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Jun 29, 2008

Spain's victory a vindication of their ideals

Spain have done it, and they have done it on their own terms. They have finally translated talent into trophies, Fernando Torres' 33rd minute goal ending a 44-year wait for silverware.

They won without compromise. This was a quintessentially Spanish side packed with passers. The quarter-final triumph over Italy, albeit on penalties, was interpreted as a moral victory in a meeting of different football philosophies. The final victory over Germany provided the ultimate vindication. The old grouch, Luis Aragones, appears justified in his refusal to bow to popular opinion. His way has encompassed some awkward moments, but also some aesthetically-pleasing football.

There was a sense that it was the rightful outcome, the supreme side of the past three weeks emerging triumphant. They did so in suitable style. The masters of the 10-yard ball, exploiting their ability within tight confines, showed their expertise at picking a pass to unlock a defence as Xavi Hernandez located Torres, whose deft chip showed equal precision.

The presence of Cesc Fabregas, Xavi and Andres Iniesta in the same side, and the subsequent arrival of Xabi Alonso as a substitute, demonstrated that similar players can flourish together with the right outlook; it also made regaining possession from the Spanish somewhat difficult.

As the tournament progressed, they improved whenever Iniesta and David Silva switched flanks, enabling each to cut in on his favoured foot. It further crowded the central areas, but Spain's expertise at threading passes through the midfield traffic was apparent.

Even the defensive midfielder, the excellent Marcos Senna, showed his expertise on the ball; the simplicity of his passing was entirely suitable when he was surrounded by more gifted distributors.

Given his influence at nullifying the opposition's pivotal player, whether Andrei Arshavin in the semi-final or Michael Ballack in the Vienna showdown, it would have been deserved if the Villarreal man had concluded the final with a second goal. Instead, stretching, he just could not convert but, for a player whose many contributions can go unnoticed, it was perhaps fitting that the glory went to others.

The naturalised Brazilian was probably the pick of the new European champions, but there was a consistency of excellence from many of his colleagues. Torres and David Villa provided potency in attack, Iker Casillas added agility and quality in goal.

So the vast majority of the Spanish side were amongst the best in the tournament in their respective positions. It pointed to a team with fewer flaws and less faults to exploit. An unenviable history represented a burden, but Aragones' personnel did not.

Statistically, they were the best side, scoring the most goals and conceding the fewest. More significantly, unlike Holland and Portugal, they maintained their early momentum and became more resilient defensively as the competition progressed. A defence that endured its shaky moments in the group games was not breached in the knockout stages.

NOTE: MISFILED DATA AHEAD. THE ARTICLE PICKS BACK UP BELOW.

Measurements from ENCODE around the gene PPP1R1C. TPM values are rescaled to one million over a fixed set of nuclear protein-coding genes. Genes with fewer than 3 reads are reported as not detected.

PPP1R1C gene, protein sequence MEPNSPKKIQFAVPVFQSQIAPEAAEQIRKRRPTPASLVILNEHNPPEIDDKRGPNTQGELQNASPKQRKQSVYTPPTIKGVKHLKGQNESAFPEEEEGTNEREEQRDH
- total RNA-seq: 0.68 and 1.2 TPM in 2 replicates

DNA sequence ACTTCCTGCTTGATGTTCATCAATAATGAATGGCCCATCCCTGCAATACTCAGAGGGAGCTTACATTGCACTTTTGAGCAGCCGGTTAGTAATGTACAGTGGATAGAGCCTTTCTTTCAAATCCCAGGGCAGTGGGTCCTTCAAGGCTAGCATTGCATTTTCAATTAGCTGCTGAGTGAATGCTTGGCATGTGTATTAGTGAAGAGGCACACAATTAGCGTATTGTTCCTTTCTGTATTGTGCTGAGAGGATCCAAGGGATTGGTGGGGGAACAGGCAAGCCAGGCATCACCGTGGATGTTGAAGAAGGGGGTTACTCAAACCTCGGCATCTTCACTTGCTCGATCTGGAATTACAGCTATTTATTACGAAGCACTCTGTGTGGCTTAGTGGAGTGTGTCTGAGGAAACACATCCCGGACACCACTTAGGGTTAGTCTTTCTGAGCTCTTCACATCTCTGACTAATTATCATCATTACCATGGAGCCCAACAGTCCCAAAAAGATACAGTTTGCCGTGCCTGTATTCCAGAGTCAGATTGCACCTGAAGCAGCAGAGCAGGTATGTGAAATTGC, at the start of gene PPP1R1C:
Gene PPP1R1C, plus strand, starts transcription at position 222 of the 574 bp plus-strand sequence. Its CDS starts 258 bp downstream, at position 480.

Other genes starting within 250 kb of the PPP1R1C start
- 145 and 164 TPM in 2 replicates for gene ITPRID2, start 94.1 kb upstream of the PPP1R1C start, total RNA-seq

Euro 2008 was notable more for outstanding midfielders than fine defenders; Spain possessed both, and if the quartet of Sergio Ramos, Carles Puyol, Carlos Marchena and Joan Capdevila do not rival the Italian rearguard of the 2006 World Cup, they were at their most solid when it mattered most.

The same could not be said for their German counterparts. The suspicion that their weakness was defensive was eventually proven.

The surprise was that Philipp Lahm was the man found fallible, responsible for the concession of goals in both the final and the semi-final. The left-back, whose wonderful winner defeated Turkey so dramatically, became the latest to be reminded of football's cruel capacity to transform hero into villain with unfortunate rapidity. Christoph Metzelder and Per Mertesacker were found short because of a lack of ability, not attitude.

In that, they epitomised their side. Germany's limitations mean that, despite their pre-tournament status as favourites, it was an achievement by Joachim Loew to reach the final, despite being in the easier half of the draw. With Mario Gomez enduring a dreadful tournament, the manager's options were limited and a dependence upon a handful of players was apparent.

Ballack provided two outstanding examples of leadership against Austria and Croatia, Bastian Schweinsteiger infused both quarter- and semi-finals with a sense of pace and purpose and Lukas Podolski emerged from the bench at Bayern Munich to provide speed and skill. But they had a handful of world-class players; Spain enjoyed almost a whole team of them.

Traditional powers, Germany looked to their forcefulness. Aerial ability represented their greatest threat, big-match temperament their major cause for optimism. Neither proved sufficient to defeat a side with greater talent and technique. Height could not conquer poise, an age-old indefatigability could not save them when they chased Spanish shadows.

They spent the majority of added time in their own half, unable to get the ball back from Spain. That was entirely appropriate, because no team uses the ball better in Europe.


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